The RSI Swing failure strategy is nothing new to the trading world and has been one of the ways to trade with the Relative Strength Index. The Renko RSI swing failure strategy is nothing but the same adaptation to the Renko charts. The main advantage of this method being that the swing failures are a lot easier to identify with Renko charts.
But before we get into the trading strategy details and examples let’s quickly recap the details of the RSI swing failure method.
RSI Swing Failure – Introduction
The RSI swing failure method works based on the entry triggers from the RSI indicator itself. The original method calls for a 14 period RSI being applied to the charts with the usual 70 and 30 levels.
Long positions are taken when the RSI drops below 30 to reverse and close back above 30. Then the RSI drops back lower, but stays above 30. When in the next few bars the RSI breaks the interim peak, long positions are taken.
Short positions are the exact opposite, where the RSI rises above 70 and makes a high and then reverses to close below 70. The RSI then reverses to make a smaller high but within 70. When the RSI breaks the interim low, short positions are taken.
More details and visual explanations are best illustrated by Stockcharts in this article.
Renko RSI Swing Failure Method
The same rules apply for Renko charts as well. However, because Renko charts work only with the closing prices, we wait for the interim peak or low to act as resistance.
The EURUSD chart below gives one such example.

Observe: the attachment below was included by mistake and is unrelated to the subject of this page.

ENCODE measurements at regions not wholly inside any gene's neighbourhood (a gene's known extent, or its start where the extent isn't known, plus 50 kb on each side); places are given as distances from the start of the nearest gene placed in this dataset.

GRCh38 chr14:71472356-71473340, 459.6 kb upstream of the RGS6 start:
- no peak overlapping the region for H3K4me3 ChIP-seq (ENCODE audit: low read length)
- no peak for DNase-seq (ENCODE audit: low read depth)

Here, we can see how RSI first rose above 70, making a high at 74.4 and then dips below 70 to form a low at 54. The RSI then rises above but remains within 70 level. By now we have a low, which marks our entry price. We just need to wait for both RSI and the Renko block to confirm the entry, which after a while we see the RSI rallies back to the same price level and then promptly reverses, as indicated by the two down arrows.
The take profit levels are predetermined based on the previous low made. Profits can be booked here or partial close with break even to let the profits roll.
The next chart below shows the USDCAD. Here we see how the RSI first drops below 30, then rises to make a small peak, dips lower but stays above 30 and then rallies. After quite a while, we see price break above the peak, only to retest it for support and then rallies higher, breaking above the take profit level.
As we can see from the above two examples, the Renko RSI swing failure method is very simple and easy to trade because we combine it with support and resistance levels which are easier to stop with Renko charts.
The only downside being that after the trade conditions are set up, we will have to wait for quite a while in order for the entry to be triggered. It is therefore recommended to use this strategy on smaller renko brick sizes.
Another factor to bear in mind, as seen in the USDCAD long example above being that some times the swing failures can be invalidated. If we look closely, before the entry conditions triggered, the RSI had made another swing failure set up, where the RSI dropped to lows of 24.6 but the interim peak it made was much larger.
This strategy works best on smaller Renko block size such as 10/50 pips for forex.